Environmentalism, automation and the triumph of the matriarchy: What started as sci-fi has emerged at a moment that makes it look eerily prescient

Horizon: Zero Dawn is supposed to be a fantasy game, and with its tale of huge robotic monsters roaming around a lush but post-apocalyptic landscape, it looks like one too. But after the year we’ve had, it can feel a little too close for comfort.

It wasn’t meant to be this way. When the game began, it started as a fun way of exploring an interesting environment – but by centring around the concerns of environmentalism, automation and feminism, it seems to have ended up as 2017’s most important game.

Horizon: Zero Dawn entered an entirely different world when it was fist pitched in 2010. In fact, it was mostly conceived of as a way of getting away from the kind of bleak horror of Killzone, the franchise that developer Guerrilla Games was previously famous for.

“Almost six years ago when Killzone 3 shipped, a small team went aside and started working on new pitches,” says Samrat Sharma, a developer at Guerrilla Games. “One of them was closer to what we are used to doing, and we knew we could get it and it was a very fun game.

“The other was super daunting and crazy, and so we decided to do that instead.”

Horizon ended up being a significant departure for Guerrilla. As well as being set in an entirely different world – Killzone depicted the life of a footsoldier in a hellish warring environment, where Horizon mostly centres around a relatively lonely individual in a huge lush expanse – it brought with it technical challenges, like it being the developer’s first role playing game, and being set in a huge expansive world where Guerrilla is used to orienting games around scenarios.

But at the centre of that game – and keeping all that huge world in check – is Aloy. It should be surprising that the developers opted to have a female main character and not force her to be sexualised or helpless, but it is.

Once again, Mr Sharma says that the developers accidentally stumbled into a character that embodied the game’s depiction of a world not lived in the patriarchy. It might feel like an exciting fantasy in these tough times – but it wasn’t supposed to be.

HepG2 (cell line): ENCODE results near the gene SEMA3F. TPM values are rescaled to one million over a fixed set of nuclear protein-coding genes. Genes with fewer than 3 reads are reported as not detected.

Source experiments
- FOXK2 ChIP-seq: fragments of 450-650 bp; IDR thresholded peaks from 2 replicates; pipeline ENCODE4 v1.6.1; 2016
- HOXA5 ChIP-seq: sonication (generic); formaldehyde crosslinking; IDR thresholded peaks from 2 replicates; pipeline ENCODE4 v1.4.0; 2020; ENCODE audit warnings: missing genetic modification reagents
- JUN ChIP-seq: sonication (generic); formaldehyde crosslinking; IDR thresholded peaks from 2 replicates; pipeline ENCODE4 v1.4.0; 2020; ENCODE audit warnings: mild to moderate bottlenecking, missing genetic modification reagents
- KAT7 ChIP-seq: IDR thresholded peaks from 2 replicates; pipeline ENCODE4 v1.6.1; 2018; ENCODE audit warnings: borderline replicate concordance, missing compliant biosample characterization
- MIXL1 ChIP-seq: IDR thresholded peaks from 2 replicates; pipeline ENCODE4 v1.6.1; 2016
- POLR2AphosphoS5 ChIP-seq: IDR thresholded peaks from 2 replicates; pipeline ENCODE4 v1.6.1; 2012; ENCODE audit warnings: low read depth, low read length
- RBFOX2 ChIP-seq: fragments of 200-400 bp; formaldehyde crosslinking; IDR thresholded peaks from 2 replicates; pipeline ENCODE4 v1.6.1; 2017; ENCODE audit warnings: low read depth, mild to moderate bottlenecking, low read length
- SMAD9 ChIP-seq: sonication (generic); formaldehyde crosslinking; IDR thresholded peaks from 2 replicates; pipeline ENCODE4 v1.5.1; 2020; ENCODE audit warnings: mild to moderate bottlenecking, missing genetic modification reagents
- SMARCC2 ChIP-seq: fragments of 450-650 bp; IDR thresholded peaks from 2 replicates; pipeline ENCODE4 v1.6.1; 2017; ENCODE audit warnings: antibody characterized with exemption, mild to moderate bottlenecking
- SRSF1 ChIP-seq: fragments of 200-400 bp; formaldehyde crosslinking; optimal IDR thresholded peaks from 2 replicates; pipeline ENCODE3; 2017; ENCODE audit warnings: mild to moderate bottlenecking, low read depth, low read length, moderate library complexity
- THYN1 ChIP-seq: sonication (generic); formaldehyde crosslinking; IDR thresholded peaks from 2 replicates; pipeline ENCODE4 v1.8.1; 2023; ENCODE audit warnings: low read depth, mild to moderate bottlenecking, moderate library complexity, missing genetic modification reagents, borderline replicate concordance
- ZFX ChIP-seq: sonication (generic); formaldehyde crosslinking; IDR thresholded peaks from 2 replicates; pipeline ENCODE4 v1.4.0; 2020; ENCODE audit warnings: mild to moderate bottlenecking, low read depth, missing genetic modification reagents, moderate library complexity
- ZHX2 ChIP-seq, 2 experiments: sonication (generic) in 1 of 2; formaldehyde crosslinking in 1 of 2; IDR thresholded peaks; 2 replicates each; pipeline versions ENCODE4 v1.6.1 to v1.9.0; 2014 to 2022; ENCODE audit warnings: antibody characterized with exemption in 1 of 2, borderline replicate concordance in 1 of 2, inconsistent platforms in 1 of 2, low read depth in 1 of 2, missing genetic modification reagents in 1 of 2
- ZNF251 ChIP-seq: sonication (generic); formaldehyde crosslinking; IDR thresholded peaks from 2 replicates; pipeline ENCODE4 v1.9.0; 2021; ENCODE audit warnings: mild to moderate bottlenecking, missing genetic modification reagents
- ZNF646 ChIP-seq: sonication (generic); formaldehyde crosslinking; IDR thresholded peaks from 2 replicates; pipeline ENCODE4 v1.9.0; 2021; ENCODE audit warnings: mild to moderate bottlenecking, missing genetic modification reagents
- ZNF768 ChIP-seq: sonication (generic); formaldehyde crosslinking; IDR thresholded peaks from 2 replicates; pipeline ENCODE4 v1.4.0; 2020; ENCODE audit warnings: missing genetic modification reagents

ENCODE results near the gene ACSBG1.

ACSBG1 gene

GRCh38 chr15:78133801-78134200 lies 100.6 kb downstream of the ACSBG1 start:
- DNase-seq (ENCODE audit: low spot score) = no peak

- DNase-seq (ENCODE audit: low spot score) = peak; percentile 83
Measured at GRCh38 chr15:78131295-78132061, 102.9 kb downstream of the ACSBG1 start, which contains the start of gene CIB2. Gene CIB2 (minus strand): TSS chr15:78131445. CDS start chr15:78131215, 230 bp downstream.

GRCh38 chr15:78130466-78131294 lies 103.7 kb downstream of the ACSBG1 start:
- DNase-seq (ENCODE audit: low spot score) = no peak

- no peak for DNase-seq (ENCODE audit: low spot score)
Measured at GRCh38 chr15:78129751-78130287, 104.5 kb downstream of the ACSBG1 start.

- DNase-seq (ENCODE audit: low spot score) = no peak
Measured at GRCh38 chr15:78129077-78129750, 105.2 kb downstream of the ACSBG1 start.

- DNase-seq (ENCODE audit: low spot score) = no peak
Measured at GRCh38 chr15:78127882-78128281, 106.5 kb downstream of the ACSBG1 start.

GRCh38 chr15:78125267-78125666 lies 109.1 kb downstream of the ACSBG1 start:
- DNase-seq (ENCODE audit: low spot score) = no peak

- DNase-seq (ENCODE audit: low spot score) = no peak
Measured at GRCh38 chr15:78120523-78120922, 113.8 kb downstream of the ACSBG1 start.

“Aloy was always part of the initial pitch when we made the game,” he says. “We wanted  a vulnerable character who is capable but almost constantly in incredible danger.”

The character lives in a world inhabited by huge and terrifying machines – one that resembles our Earth but is different in significant and scary ways.

“These machines run the world and humanity is no longer the dominant species,” says Mr Sharma. “It turns out her quest for finding out who she is and where she comes from dovetails nicely with the player wanting to discover what this world is about and what is going on and why these machines exist.”

That was the main focus – not whether Aloy looked the right way or if she would suit the kinds of imaginary teenage boy that some developers continue to make their games for.

“It never crossed our minds that it would be a question as to why a female character,” says Mr Sharma, expressing a kind of excited shock that anyone would even wonder how it could happen. “We’re always caught by surprise.

“The decision to not sexualise her was also a no-brainer. We’re not that sort of studio, the decision was to make a character that told a story in a way that was organic.

“The world is harsh and beautiful. It leads itself to a sort of person who can be capable.”

With that character, as with all of the game, Guerrilla didn’t intend to make a statement; the statement was made for it, as the world moves towards  the game.

“Given the world as it is at the moment wasn’t our reality six years ago, back in 2011 and 2010,” when the game’s pitching process began, Mr Sharma says. “So in reality we hadn’t thought of the conversations people would draw once the game was done.

“But it was a long process making the game. Whilst we were making the game the world changed. So now there are those questions, but it wasn’t our intent to make a statement.” 

Still, for all his company’s prescience, Mr Sharma is keen to stress that there are universal concerns at the game’s core. Everything might seem a little topical – but the game worries about things that are as true now as they were six years ago when the game started being developed, and probably were true for thousands of years before that.

“There is something about a vulnerable yet strong character who has an incredible amount of empathy for everyone around her and wants to help them, even in the face of giant machine monsters,” says Mr Sharma. “There’s something universal about that, that doesn’t change with time.

“We’re quite proud of being able to tell that story, of resilience in the face of overwhelming odds. You don’t need to lose your empathy and love just to beat the odds.”

If there is a message for today’s mixed-up and often confusing world, though, Mr Sharma hopes that it can be one of faith and optimism about what comes after, not of despair about what might happen before we get there. Even in the desolate destruction of the post-apocalyptic world, the game’s colours are bright and lush, and its world is thrilling – even as huge killer robots stalk the earth, some hope grows.

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